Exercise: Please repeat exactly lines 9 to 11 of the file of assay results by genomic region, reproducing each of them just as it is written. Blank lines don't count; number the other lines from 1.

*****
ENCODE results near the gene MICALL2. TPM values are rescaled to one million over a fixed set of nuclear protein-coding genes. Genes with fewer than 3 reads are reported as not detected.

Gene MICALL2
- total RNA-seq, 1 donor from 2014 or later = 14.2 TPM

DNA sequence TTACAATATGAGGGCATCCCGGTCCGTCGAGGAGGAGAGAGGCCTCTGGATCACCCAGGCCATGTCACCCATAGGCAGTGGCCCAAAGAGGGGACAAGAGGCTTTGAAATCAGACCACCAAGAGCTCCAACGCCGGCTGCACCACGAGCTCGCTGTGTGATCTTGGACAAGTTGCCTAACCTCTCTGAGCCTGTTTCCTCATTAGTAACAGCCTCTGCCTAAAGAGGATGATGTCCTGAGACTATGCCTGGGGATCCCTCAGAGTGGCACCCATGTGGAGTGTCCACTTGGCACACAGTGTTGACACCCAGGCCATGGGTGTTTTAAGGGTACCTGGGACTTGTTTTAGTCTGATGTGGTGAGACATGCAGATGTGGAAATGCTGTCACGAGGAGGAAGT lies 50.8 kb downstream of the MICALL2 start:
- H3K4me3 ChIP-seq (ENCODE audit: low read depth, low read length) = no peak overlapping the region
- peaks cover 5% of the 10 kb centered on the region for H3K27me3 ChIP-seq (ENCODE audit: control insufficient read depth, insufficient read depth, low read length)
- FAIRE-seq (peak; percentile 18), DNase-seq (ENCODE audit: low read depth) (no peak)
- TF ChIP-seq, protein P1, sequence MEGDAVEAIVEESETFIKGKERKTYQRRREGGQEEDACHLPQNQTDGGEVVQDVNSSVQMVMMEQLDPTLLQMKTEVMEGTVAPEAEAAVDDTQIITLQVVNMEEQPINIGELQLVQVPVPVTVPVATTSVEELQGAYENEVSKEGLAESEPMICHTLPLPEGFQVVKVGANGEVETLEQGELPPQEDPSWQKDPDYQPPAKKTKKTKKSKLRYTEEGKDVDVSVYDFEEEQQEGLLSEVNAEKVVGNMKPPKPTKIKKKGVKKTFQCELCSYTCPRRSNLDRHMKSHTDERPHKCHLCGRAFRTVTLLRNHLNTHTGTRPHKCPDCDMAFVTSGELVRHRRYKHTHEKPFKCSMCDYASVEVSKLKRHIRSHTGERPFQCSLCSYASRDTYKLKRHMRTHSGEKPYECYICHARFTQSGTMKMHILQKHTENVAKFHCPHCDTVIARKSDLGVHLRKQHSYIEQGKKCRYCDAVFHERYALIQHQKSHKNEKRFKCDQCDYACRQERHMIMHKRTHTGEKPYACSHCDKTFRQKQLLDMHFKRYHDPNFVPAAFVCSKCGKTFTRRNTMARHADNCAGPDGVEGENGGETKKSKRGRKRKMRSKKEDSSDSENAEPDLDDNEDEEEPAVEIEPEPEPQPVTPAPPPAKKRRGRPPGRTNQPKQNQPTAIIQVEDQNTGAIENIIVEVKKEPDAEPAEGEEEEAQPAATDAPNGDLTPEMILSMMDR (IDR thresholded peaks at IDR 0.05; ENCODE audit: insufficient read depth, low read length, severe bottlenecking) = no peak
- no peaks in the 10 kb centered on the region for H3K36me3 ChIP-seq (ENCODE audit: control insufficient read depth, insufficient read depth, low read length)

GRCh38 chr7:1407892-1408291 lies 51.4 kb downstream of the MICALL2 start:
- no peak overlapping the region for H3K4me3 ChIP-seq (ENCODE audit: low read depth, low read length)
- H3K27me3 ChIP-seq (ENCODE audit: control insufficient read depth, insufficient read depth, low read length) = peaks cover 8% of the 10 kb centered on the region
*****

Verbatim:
- no peaks in the 10 kb centered on the region for H3K36me3 ChIP-seq (ENCODE audit: control insufficient read depth, insufficient read depth, low read length)

GRCh38 chr7:1407892-1408291 lies 51.4 kb downstream of the MICALL2 start:
- no peak overlapping the region for H3K4me3 ChIP-seq (ENCODE audit: low read depth, low read length)